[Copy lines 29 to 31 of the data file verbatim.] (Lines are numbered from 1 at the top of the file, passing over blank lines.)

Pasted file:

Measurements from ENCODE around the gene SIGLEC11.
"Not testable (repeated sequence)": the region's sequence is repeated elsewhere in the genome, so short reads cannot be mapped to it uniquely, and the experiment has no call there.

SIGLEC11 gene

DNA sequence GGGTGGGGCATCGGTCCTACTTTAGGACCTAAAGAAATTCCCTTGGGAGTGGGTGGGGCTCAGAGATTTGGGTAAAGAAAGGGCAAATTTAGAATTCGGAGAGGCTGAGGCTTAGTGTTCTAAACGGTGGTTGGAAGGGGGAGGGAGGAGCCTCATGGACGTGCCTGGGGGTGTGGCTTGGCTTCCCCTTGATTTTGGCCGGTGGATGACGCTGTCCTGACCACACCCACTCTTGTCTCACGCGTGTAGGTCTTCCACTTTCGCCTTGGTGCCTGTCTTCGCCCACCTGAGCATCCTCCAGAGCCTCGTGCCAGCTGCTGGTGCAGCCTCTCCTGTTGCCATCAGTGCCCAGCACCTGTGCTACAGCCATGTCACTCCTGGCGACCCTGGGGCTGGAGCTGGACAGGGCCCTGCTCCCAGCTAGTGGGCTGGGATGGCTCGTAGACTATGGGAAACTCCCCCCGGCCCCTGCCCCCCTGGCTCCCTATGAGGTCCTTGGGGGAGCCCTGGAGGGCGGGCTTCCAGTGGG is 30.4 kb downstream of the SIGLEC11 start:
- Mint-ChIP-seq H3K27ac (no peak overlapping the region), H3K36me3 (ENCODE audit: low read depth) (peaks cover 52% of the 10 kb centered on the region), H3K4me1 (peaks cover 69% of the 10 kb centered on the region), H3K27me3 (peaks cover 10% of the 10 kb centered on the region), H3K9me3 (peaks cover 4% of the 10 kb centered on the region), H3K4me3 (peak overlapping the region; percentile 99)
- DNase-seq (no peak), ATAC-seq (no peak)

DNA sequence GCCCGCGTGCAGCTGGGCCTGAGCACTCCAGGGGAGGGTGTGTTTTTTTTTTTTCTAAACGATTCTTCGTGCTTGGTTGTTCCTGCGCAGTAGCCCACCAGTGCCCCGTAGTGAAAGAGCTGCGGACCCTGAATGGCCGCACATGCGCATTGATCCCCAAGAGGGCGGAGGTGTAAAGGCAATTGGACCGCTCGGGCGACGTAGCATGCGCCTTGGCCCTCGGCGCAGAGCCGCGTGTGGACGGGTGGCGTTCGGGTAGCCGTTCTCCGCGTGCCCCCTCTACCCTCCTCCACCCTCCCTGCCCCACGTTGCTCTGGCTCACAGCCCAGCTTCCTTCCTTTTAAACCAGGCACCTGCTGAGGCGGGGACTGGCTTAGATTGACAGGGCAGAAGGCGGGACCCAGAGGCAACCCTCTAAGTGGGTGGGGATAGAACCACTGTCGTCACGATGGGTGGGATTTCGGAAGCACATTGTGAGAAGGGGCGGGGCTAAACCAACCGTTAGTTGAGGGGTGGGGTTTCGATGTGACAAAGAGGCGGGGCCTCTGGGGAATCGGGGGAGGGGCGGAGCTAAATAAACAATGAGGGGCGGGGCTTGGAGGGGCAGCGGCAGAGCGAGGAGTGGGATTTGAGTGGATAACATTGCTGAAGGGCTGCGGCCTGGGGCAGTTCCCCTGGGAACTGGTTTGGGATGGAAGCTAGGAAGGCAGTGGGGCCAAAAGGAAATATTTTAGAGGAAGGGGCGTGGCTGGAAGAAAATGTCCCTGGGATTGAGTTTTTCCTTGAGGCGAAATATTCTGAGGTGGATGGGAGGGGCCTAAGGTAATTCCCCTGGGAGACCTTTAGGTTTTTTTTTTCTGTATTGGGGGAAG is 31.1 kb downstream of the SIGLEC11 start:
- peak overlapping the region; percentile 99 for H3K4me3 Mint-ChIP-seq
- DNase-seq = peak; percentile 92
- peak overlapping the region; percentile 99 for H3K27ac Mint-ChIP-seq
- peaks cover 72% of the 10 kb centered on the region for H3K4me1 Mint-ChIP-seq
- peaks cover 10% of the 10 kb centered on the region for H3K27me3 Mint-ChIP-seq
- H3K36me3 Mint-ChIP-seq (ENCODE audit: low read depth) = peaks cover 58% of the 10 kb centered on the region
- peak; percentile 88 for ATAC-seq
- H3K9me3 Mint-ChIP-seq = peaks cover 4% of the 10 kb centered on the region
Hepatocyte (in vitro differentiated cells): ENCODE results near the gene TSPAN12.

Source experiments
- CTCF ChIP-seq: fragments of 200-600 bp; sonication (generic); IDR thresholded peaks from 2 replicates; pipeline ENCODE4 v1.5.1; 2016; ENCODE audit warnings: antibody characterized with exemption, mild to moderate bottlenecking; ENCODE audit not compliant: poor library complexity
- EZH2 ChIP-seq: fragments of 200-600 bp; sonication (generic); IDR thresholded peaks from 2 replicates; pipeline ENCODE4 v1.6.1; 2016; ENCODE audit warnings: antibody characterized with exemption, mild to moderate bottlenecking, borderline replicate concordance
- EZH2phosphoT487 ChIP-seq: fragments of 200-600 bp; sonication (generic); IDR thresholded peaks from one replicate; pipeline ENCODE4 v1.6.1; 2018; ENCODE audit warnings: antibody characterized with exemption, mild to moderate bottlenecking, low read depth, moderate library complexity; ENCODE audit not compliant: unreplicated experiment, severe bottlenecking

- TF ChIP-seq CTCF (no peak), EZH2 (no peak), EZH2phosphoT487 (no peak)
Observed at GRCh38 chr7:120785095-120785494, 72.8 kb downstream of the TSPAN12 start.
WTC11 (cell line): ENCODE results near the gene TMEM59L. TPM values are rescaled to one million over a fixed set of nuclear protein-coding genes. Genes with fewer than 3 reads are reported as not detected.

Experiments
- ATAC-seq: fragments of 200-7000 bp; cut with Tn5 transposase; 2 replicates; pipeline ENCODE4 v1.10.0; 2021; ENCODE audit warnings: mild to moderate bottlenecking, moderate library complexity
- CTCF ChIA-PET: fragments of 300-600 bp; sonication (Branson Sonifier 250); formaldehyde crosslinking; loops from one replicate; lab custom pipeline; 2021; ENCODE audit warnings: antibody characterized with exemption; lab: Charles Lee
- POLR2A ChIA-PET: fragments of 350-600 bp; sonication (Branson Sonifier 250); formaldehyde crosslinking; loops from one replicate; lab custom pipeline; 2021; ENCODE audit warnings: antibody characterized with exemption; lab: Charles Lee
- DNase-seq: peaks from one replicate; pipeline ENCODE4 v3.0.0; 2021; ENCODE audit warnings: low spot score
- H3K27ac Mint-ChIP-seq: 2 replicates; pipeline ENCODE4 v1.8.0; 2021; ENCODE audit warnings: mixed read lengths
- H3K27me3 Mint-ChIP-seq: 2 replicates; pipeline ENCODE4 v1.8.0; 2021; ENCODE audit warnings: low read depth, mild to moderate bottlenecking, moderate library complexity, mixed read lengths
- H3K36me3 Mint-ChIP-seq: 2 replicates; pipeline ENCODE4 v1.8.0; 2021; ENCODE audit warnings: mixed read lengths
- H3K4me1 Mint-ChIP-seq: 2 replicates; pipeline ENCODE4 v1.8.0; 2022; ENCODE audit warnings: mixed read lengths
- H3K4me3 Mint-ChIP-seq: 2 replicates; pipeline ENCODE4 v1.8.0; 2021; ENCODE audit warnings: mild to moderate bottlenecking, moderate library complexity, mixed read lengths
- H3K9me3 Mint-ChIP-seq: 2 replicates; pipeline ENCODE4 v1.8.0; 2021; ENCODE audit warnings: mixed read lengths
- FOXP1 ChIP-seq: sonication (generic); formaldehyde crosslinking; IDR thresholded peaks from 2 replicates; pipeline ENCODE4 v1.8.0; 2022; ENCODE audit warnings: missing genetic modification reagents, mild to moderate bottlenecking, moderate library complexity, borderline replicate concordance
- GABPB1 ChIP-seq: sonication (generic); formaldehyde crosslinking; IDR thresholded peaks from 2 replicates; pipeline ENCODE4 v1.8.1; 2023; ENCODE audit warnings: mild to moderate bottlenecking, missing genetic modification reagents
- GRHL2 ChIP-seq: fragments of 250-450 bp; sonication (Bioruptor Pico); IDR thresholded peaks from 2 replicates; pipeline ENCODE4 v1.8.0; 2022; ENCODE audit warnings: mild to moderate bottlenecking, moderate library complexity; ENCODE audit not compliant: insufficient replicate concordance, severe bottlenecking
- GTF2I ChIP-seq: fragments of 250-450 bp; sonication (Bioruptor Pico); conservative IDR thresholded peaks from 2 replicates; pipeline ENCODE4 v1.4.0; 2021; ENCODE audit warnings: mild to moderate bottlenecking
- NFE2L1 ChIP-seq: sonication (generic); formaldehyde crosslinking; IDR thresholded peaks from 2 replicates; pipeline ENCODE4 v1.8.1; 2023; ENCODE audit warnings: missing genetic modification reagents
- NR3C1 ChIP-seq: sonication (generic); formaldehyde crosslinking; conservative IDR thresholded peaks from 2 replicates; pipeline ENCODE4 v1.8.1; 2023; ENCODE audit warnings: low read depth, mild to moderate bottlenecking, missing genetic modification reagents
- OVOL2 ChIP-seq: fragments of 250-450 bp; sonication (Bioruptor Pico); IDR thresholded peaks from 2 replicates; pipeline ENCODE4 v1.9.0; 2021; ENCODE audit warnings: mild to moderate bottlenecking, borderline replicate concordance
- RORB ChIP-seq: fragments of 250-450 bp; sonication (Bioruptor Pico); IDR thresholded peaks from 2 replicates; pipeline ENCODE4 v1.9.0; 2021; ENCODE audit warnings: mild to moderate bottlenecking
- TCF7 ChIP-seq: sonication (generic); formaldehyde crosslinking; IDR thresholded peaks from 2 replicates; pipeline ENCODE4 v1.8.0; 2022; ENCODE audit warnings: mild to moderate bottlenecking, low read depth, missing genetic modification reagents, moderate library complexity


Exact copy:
- H3K27ac Mint-ChIP-seq: 2 replicates; pipeline ENCODE4 v1.8.0; 2021; ENCODE audit warnings: mixed read lengths
- H3K27me3 Mint-ChIP-seq: 2 replicates; pipeline ENCODE4 v1.8.0; 2021; ENCODE audit warnings: low read depth, mild to moderate bottlenecking, moderate library complexity, mixed read lengths
- H3K36me3 Mint-ChIP-seq: 2 replicates; pipeline ENCODE4 v1.8.0; 2021; ENCODE audit warnings: mixed read lengths